Paving stones offer an inexpensive and durable way to improve the exterior appeal of your home. The look can be classic or modern, and can be attractive as long as you use adequate tools and planning to achieve a quality installation. Whether you are upgrading your walkway for your own benefit or to improve the curb appeal of your home, you should plan your project and use the best materials available.
Things You'll Need
- Interlocking bricks
- Base rock
- Geotextile fabric
- Jackhammer (optional)
- Work gloves
- Leveling board
- Wood planks
- Brick set
Planning and Design
Decide on a design . There are many options at a range of prices. Generally, interlocking bricks cost between $2 and $6 per square foot. If you are using multiple sizes or shapes of brick, determine what the finished pattern will look like to ensure that the bricks will fit together snugly.
Decide where to install your walkway. If there is an existing walkway you can install the new one right there.Otherwise you will need to roughly lay out the installation.
Measure the dimensions of the planned walkway. This will give you an idea of how many bricks to buy and how much other material you will need. Generally, the length multiplied by the width of the planned walkway will indicate how many square feet of bricks and base rock you will need to buy. Multiply that number by the depth of the space you will need to fill (usually about six inches) to estimate the amount of sand or gravel you will need.
Make a list of all the supplies and material you will need. Decide what you already own and what you will need to purchase.
Gather your supplies and materials.
Clear the space for the walkway. If there is an existing walkway, use a shovel or jackhammer to remove the existing brick or concrete.
Mark off the walkway by driving stakes along the edge of the planned walkway. Then run the twine between the stakes to indicate where the border of the walkway will be.
Dig out the hole where the walkway will be installed. The depth of the hole will depend on the depth of the bricks you will use. Six inches is a good estimate. Dig an extra four inches down to clear room for base rock and sand or gravel.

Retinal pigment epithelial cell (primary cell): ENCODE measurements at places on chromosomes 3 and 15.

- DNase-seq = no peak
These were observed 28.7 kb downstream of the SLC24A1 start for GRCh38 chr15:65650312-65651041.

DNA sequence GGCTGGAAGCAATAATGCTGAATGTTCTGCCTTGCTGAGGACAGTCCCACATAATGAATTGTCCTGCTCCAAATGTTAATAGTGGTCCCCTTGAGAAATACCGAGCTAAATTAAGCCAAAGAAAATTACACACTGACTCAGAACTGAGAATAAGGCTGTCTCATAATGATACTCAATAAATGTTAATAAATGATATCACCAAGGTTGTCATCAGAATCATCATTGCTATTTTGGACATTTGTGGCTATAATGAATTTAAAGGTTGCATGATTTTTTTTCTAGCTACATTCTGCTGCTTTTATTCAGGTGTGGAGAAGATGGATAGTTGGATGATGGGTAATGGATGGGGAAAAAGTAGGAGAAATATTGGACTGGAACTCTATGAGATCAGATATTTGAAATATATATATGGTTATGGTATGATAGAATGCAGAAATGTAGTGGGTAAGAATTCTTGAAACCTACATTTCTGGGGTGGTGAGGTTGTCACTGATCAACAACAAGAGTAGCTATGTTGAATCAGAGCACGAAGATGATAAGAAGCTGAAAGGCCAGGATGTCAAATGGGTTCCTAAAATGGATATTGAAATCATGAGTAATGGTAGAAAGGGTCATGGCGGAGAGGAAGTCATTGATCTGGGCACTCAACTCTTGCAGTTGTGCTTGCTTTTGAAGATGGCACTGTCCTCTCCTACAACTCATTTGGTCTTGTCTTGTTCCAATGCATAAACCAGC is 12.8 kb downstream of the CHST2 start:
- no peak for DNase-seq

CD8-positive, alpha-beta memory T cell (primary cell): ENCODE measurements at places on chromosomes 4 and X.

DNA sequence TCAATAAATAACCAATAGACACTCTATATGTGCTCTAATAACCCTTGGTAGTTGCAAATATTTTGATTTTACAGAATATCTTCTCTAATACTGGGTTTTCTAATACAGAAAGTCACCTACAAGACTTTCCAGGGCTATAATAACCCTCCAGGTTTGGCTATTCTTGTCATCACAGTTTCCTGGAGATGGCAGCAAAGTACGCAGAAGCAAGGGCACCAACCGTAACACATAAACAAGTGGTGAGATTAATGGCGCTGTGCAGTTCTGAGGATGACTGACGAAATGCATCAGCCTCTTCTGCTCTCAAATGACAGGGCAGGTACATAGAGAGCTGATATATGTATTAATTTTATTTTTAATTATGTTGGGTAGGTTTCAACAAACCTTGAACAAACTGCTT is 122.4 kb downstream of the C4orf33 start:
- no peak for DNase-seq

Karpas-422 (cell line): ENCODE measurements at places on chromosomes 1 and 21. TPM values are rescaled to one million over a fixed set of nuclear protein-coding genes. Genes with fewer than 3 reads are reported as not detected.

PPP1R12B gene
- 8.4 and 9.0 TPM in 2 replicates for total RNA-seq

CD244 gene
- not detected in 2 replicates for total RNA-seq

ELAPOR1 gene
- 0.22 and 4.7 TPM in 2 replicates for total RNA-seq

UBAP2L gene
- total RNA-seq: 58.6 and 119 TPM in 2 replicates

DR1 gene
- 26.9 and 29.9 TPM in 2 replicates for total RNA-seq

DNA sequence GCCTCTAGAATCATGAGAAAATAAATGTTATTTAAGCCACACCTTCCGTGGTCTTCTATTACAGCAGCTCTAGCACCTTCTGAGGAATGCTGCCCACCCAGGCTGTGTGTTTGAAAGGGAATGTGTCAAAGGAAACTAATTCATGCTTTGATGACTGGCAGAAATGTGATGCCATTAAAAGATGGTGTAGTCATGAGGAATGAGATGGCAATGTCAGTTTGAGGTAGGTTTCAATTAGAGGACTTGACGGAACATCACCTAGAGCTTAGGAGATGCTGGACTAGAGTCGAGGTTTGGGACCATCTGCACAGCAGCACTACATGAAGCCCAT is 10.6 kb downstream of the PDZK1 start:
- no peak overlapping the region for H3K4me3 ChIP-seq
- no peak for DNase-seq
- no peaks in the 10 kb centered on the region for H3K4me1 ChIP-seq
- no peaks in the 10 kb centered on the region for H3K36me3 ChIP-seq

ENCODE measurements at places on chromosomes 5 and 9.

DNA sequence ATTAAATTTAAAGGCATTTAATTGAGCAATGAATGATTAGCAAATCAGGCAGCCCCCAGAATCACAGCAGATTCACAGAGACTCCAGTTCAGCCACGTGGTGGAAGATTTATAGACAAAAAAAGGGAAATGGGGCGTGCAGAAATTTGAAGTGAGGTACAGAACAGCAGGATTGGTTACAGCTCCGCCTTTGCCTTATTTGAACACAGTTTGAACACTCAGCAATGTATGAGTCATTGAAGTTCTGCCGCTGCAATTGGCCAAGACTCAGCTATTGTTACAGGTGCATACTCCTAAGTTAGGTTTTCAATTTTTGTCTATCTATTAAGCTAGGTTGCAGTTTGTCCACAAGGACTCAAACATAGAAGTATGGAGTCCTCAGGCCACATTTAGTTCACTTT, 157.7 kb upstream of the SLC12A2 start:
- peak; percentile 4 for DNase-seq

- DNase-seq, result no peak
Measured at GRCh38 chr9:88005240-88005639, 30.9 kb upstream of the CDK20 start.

Lay out your tools and materials.
Install Walkway Base
Lay down one layer of geotextile fabric along the bottom of your hole. This will prevent the materials that you will put on top of it from mixing with the underlying dirt.
Fill in the hole with base rock. This is just cheap, rough-hewn rock that will give the walkway a little more strength and stability than if it were laying on dirt or sod. Fill the base rock to a depth of about four inches.
Lay down sand or gravel on top of the base rock and level it out with the leveling board. This material will fill in the cracks in the base rock to make a solid, level base for the brick.
Install Brick Pavers
Lay out the pavers according to the pattern you prepared. Begin at one end of the walkway in a corner and work outward radially.
Fill the large, open areas first. Don't be afraid to leave gaps in the walkway. You will fill these during the next step.
Measure the gaps that are left over once you have roughed in the open areas of the walkway. You will need to cut the remaining bricks to fill in these sections. Mark out the measured shapes directly on the bricks in pencil.
Score the bricks along the lines, using the chisel and hammer. Chisel at a slight angel to avoid fracturing the brick. Once you have scored the brick to a depth of about 1/16-inch, use the hammer and brick set to split the brick along the scored lines.
Fill in the gaps in the walkway with the cut bricks.
Pour a layer of sand on top of the bricks to fill in gaps between the bricks and solidify the installation. Sweep off excess sand with the broom.
Tips & Warnings
- The more you plan, the less trouble you will have installing the walkway. It is a good idea to draw out your planned walkway to scale before buying materials.
- Be careful when working with heavy equipment and materials such as brick and rock.
- Don't wear yourself out. Ask a friend or family member to help you with the installation.
- Photo Credit brick walkway image by PaulPaladin from Fotolia.com
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